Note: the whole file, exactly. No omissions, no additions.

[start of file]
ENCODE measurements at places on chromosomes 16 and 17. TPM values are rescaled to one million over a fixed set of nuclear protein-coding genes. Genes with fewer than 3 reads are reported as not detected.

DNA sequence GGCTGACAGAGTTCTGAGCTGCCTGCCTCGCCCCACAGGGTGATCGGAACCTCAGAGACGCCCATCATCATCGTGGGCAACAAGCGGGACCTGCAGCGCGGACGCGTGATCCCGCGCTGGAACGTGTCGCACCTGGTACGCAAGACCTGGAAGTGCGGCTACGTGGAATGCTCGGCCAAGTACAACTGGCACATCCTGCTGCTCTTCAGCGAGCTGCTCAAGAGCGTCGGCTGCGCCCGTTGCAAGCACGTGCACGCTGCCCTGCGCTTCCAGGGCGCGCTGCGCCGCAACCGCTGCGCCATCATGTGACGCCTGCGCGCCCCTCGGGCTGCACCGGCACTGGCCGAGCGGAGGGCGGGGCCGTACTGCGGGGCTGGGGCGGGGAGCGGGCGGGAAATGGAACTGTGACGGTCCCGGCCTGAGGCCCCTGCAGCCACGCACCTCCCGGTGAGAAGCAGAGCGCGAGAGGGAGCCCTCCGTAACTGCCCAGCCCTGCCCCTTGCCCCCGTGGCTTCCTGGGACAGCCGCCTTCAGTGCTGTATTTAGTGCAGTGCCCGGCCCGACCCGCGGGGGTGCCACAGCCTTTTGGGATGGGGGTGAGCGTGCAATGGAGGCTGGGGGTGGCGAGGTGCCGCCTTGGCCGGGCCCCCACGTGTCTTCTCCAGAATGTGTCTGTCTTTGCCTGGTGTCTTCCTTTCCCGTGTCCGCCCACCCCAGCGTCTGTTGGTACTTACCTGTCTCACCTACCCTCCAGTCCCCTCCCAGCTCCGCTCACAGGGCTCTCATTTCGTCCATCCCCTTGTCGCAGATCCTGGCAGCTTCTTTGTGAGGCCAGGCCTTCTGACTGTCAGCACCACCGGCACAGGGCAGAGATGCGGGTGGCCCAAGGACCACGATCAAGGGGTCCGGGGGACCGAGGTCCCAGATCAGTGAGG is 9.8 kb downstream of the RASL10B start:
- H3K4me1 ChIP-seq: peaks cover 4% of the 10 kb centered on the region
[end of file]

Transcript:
ENCODE measurements at places on chromosomes 16 and 17. TPM values are rescaled to one million over a fixed set of nuclear protein-coding genes. Genes with fewer than 3 reads are reported as not detected.

DNA sequence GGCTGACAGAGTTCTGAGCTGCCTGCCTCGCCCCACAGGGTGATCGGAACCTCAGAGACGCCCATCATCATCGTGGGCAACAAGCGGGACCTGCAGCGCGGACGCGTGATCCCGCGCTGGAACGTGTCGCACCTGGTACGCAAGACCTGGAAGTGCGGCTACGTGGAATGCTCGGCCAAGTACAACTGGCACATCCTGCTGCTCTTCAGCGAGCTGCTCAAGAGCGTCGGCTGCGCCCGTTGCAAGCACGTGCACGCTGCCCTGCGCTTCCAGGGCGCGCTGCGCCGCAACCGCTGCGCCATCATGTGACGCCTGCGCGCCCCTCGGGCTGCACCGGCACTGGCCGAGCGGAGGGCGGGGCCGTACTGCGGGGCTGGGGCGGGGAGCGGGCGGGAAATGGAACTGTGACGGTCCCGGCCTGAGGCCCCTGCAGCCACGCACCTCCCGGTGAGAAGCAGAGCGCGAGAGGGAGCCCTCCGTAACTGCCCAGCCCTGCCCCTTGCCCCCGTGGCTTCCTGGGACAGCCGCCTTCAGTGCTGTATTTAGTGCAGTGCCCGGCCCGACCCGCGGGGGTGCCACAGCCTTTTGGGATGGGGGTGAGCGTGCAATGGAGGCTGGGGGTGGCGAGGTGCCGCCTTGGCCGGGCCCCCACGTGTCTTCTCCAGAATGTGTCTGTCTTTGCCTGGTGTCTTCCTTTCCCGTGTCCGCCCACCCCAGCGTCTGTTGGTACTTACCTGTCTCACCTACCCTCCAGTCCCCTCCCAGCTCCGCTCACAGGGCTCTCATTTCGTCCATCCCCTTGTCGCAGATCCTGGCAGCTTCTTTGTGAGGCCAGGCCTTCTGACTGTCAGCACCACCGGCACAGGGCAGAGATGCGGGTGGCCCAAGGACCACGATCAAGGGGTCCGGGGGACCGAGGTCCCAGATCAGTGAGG is 9.8 kb downstream of the RASL10B start:
- H3K4me1 ChIP-seq: peaks cover 4% of the 10 kb centered on the region